Another option is to treat symptoms.  Pain therapy, physical therapy, occupational therapy, etc.  Since there is not a cure, she would be managing symptoms throughout her life.  Right now we are just trying to get her to complete the school day without having to come home to go to sleep.  The thought of her living like this forever is what is truly tormenting my soul.  She has good days and bad days, but I can tell she has grown accustomed to having a constant headache, because she plays through it and only stops when it is severe.  Then she just sleeps until it feels better.  She is such a trooper.  However, she has a sick look in her eyes all the time (the look us mom's know so well), and I am worried she will not be recommended for surgery and will have to live with constant pain. My heart hurts looking at these eyes every day as we wait, and wait, and wait.  We would prefer surgery if it would alleviate her pain.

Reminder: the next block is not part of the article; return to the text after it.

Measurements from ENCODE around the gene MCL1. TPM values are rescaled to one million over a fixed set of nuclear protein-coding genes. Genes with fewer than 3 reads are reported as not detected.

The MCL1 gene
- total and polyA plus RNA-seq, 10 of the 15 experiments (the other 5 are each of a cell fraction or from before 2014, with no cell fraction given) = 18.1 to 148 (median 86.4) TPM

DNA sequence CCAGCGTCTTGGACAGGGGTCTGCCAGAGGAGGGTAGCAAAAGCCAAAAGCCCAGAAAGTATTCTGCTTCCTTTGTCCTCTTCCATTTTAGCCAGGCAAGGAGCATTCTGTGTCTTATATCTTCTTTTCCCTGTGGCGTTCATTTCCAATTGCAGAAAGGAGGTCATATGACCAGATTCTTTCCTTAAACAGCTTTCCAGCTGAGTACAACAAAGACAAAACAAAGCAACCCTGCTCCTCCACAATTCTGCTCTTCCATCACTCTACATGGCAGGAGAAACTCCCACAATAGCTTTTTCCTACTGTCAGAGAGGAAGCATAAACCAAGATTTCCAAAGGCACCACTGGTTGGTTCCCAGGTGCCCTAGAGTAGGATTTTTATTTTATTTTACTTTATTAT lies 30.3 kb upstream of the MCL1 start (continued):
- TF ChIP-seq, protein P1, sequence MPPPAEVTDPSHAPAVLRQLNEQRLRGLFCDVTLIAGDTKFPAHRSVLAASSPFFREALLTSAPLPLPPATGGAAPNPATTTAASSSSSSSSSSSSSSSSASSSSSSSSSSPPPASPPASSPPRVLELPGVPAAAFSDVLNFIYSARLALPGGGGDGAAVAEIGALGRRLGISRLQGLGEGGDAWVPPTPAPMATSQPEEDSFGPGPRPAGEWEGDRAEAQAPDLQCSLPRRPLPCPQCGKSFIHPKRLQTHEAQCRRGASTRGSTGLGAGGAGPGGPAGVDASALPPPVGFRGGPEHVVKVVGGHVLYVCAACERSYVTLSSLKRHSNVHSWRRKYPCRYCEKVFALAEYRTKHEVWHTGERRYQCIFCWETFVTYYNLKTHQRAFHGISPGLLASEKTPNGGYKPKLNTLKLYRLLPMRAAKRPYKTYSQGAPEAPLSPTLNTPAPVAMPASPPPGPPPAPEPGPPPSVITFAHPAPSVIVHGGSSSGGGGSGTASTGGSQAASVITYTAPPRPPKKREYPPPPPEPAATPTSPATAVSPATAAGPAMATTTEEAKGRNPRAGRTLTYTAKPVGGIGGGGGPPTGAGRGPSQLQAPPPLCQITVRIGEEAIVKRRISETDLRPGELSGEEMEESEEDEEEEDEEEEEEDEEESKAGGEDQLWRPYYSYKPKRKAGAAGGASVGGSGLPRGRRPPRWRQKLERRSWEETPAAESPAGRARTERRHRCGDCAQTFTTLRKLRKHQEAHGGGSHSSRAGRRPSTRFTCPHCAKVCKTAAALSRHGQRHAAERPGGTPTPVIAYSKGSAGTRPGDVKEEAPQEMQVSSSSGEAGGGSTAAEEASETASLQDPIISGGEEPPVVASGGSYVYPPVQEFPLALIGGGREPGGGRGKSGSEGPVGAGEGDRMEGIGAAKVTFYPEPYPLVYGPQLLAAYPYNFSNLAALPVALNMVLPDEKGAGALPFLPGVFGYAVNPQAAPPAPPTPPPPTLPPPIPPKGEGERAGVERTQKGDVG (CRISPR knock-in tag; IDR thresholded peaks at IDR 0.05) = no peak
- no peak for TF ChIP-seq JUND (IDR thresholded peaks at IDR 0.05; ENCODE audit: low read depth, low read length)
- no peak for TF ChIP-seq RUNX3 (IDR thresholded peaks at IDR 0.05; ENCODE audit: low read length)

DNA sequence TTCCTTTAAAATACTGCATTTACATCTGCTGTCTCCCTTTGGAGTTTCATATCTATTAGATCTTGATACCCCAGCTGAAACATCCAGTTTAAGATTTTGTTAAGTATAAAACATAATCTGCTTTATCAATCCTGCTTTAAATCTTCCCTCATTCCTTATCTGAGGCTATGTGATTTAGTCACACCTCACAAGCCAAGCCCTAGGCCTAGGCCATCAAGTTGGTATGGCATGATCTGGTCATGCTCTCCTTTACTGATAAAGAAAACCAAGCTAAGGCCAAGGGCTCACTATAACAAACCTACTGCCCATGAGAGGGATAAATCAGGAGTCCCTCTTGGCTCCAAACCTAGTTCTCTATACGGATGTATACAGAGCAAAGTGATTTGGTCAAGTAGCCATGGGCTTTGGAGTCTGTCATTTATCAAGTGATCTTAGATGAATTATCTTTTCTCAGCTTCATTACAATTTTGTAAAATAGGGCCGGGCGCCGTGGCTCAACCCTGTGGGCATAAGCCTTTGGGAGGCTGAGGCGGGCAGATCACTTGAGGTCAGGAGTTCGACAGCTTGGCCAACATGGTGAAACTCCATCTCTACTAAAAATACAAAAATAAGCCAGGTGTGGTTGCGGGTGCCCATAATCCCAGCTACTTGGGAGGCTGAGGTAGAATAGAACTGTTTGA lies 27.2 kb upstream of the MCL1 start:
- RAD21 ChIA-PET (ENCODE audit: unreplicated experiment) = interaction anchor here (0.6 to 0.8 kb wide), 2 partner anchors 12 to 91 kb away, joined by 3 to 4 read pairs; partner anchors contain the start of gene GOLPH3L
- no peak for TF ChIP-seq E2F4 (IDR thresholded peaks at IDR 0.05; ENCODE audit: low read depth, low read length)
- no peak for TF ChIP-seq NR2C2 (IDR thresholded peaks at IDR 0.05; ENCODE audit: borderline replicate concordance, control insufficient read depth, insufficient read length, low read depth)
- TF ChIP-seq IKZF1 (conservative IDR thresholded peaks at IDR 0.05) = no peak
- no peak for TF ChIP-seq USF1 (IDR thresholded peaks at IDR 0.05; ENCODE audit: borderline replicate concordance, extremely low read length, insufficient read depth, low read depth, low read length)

I have seen terrible stories about this condition.  I have also seen wonderful success stories.  I have read too many stories if I am being completely honest.  Back to what I have decided is most important.  The story that matters right now is Brinley's story.  She will be her own story.  The most important thing is that she will be able to lead a normal life.  Please pray that this will happen for her, whether it's through surgery or through her symptoms dissipating, that she will be able to lead a normal, functional life.   Pray that David and I along with her doctors (all of them) will be able to work together to find the best solution for her.  Pray that we will feel comfort when that solution is presented to us and that we will know that it's right.  Pray that the doctor will listen to us and that we will ask the right questions to get her to the best treatment.  We are feeling very vulnerable in this new world we don't understand.  

She has had some big challenges for such a young girl.  She has had pain as an unwelcome companion much of her life.  She tells me she just wishes she didn't have any more headaches.  I don't understand. I just don't understand sometimes.  I love her.  And it could be worse, I know that.  It could be much, much worse.  Thanks for checking in, and for asking about her.  I don't know where we would be without our family and friends.  I have done a lot of talking about it, thanks to those of you who offer a listening ear.